newcollector likes this.
    01-24-12 04:19 PM
  6. lnichols's Avatar
    There are tons of issues with Unions, starting with the fact that you simply don't have a choice in many states and in many work places. I'll never want to join a Union, but working here I have no choice.

    That's why I'm moving back down South in April. F that.
    There are tons of issues with SOME unions, not all. The biggest issue that I see that unions created were unwieldy pension systems, mostly the UAW, that simply weren't sustainable.
    01-24-12 04:29 PM
  7. avt123's Avatar
    That assumes no economy of scale. And besides iFans would still pay that.
    Yea, only fanboys would pay for an iPhone if it cost that much more. If I had to pay a few hundred extra for an iPhone just because it was made in the US, I wouldn't buy it.
    01-24-12 05:11 PM
  8. 13echo4's Avatar
    Unfortunately, the article is correct. American workers, in simplicity, cost far more and don't really have much advantages to their foreign competitors.
    To me its not a matter of having an advantage of the foreign competitors. If nobody in America is getting paid to build it. Who in America can buy it? Got to have a job to make money. Gotta have money to buy. Its real simple math. When the embargo went away it doomed American companies.
    Its not selfish to want your country to support it's self. Its not selfish having pride in the thing your hands built. The working man built this country and the rich and powerful is selling it off right out from under our feet.
    01-24-12 05:38 PM
  9. anthogag's Avatar
    "And on the environmental side, our new facility over there has environmental restrictions that can be more stringent than the ones in North America. So anyone here saying that all of China is loosy goosy with regulations has obviously not been around a modern manufacturing plant over there."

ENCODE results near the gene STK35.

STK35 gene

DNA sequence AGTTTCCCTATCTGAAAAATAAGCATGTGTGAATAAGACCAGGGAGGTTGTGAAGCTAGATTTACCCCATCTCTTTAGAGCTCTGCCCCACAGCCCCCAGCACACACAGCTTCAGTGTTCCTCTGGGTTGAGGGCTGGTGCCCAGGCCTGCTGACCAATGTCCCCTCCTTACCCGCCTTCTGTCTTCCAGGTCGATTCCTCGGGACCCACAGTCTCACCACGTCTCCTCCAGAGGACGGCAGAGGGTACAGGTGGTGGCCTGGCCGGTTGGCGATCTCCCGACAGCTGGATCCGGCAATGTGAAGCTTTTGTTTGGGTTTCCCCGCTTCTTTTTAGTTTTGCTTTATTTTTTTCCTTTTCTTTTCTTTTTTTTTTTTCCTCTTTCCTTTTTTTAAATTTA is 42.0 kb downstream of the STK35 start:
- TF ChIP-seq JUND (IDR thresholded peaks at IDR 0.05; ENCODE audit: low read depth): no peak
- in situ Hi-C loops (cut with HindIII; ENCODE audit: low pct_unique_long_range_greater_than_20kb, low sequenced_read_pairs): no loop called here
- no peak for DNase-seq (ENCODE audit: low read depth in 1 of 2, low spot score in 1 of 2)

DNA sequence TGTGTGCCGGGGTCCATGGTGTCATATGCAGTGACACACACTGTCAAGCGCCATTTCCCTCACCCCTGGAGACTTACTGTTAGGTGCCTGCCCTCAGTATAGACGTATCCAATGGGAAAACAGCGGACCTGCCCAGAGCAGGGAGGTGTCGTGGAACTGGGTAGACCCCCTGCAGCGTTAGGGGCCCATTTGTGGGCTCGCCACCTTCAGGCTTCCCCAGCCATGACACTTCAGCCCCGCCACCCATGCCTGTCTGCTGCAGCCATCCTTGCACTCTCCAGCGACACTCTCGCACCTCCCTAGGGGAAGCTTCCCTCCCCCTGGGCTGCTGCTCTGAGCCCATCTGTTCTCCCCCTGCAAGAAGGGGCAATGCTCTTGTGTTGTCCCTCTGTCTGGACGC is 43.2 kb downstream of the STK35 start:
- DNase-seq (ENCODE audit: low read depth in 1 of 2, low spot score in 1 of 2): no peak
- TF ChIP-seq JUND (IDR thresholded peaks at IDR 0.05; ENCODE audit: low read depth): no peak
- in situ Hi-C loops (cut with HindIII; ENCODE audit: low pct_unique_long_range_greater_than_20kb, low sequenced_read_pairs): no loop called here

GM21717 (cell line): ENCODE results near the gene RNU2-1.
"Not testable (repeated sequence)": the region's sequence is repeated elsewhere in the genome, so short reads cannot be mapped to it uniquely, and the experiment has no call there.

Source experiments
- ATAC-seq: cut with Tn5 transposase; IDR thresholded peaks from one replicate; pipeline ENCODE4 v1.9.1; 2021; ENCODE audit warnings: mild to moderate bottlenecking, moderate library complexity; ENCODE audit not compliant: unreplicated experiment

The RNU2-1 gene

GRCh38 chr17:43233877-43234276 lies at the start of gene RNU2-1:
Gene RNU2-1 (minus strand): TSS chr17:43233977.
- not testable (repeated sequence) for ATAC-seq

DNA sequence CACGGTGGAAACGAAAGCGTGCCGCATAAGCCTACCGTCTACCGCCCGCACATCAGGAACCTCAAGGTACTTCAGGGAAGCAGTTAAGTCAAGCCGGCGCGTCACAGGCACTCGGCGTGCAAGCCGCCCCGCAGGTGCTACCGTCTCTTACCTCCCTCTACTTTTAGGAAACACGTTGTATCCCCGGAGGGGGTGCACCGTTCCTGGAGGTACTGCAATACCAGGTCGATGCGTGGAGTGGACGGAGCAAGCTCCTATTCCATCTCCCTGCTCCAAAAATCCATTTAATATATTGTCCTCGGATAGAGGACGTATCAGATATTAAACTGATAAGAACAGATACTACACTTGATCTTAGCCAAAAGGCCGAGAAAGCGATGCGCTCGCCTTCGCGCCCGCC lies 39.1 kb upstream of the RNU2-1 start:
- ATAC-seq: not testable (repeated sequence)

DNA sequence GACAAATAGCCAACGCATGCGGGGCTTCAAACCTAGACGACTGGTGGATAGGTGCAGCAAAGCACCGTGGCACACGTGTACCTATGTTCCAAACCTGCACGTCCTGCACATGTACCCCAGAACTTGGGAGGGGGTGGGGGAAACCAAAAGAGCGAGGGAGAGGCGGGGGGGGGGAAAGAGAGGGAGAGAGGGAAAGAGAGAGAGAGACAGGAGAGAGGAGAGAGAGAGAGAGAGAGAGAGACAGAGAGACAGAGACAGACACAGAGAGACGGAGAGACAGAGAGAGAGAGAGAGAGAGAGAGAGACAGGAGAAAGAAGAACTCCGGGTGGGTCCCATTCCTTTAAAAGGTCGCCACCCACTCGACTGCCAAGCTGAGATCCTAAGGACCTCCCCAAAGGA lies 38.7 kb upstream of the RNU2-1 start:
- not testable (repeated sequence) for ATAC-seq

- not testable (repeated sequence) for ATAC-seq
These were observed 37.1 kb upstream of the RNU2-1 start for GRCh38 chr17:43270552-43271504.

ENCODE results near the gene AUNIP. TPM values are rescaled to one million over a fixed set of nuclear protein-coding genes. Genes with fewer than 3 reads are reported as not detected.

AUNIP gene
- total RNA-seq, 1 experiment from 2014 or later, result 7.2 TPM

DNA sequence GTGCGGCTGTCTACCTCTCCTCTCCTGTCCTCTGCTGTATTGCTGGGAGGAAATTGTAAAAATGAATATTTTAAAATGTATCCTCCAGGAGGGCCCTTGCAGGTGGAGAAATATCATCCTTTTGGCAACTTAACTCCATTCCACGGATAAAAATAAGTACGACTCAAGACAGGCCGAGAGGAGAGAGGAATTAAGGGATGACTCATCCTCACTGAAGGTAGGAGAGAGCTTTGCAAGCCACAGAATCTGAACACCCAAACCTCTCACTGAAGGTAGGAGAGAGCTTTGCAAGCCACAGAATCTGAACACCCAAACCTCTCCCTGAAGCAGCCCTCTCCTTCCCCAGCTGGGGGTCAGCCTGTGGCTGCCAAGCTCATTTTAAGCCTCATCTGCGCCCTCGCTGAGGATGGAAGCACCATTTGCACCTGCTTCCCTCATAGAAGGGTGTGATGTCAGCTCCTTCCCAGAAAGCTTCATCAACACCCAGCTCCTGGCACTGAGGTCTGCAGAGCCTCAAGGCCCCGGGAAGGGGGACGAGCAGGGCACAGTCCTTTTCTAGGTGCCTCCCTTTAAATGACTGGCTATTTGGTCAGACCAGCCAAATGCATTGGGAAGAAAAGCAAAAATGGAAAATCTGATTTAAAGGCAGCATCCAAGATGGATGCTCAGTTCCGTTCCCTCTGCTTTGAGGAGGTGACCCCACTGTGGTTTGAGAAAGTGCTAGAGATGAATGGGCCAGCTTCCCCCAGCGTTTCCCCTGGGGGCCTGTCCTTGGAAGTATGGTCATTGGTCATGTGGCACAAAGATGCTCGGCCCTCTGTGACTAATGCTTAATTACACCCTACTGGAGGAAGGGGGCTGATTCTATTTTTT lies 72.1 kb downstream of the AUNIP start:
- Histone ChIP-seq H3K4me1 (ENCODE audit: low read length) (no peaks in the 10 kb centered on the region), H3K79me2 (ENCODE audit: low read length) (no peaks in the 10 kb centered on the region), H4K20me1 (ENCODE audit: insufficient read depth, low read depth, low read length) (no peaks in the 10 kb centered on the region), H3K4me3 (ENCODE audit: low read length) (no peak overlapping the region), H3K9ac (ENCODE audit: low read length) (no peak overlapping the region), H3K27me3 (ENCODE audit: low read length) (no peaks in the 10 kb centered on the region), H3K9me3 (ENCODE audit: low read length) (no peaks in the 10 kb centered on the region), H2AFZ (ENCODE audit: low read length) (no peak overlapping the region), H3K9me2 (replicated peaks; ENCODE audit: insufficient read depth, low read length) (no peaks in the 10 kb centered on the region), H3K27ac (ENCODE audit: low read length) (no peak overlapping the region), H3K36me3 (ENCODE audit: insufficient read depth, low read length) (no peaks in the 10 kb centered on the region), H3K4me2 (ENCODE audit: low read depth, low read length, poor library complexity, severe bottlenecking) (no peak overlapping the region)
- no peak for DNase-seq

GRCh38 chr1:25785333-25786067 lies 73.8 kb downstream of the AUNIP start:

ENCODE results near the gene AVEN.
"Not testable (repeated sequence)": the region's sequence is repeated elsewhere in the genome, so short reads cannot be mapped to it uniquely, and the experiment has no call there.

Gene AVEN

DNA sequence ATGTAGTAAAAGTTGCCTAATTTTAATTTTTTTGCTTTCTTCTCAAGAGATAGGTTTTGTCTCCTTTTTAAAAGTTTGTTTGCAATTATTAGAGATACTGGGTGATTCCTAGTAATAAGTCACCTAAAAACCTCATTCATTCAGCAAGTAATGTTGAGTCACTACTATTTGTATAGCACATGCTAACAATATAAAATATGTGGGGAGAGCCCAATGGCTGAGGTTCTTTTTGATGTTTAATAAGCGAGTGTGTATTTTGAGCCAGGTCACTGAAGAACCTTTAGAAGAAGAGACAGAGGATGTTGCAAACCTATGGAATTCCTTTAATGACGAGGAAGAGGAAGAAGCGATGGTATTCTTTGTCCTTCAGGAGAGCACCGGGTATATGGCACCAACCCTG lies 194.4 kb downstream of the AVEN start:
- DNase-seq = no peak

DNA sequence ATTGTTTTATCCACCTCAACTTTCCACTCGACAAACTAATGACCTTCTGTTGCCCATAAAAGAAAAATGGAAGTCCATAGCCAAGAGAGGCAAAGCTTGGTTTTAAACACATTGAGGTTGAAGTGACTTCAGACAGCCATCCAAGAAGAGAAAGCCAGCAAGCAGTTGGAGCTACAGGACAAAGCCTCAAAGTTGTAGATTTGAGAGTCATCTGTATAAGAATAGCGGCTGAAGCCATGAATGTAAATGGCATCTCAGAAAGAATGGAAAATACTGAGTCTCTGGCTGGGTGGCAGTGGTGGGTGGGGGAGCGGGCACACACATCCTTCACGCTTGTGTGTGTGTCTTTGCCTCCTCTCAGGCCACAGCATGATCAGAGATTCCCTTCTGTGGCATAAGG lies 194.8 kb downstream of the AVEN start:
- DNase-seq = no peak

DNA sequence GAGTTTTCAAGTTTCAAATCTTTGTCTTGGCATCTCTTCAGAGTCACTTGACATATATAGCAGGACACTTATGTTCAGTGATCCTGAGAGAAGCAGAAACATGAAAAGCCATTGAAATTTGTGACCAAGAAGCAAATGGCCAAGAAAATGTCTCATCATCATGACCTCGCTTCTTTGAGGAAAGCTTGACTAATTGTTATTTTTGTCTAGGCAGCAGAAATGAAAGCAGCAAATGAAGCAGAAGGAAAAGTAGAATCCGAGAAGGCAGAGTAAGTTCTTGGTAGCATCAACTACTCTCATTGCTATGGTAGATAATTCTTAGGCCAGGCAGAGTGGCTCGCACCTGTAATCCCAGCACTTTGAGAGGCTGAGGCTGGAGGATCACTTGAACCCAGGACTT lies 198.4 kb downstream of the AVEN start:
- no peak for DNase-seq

This is a recent development. I travel to china twice a year and the country is vile with pollution. The irony is that China is regulating themselves to a competitive disadvantage, just like we did here in the US. China is pushing new enviromental and social compliance regulations which is driving up thier costs. Manufacturing is already seeking new low cost countries to develop. Bangladesh is a perfect example of this. But guess what? Bangladesh will soon add thier own sets of regulations which in turn will drive up thier costs. Its a never ending cycle.


    There are large areas in US cities that are sitting empty, empty factories, and empty lots. Putting businesses together in one area is probably easier than it looks.
    01-24-12 06:21 PM
  10. avt123's Avatar
    There are large areas in US cities that are sitting empty, empty factories, and empty lots. Putting businesses together in one area is probably easier than it looks.
    Getting Americans to work for similar wages (extremely low) will not happen. And if it did happen, getting them to work as efficiently with that wage is the next problem.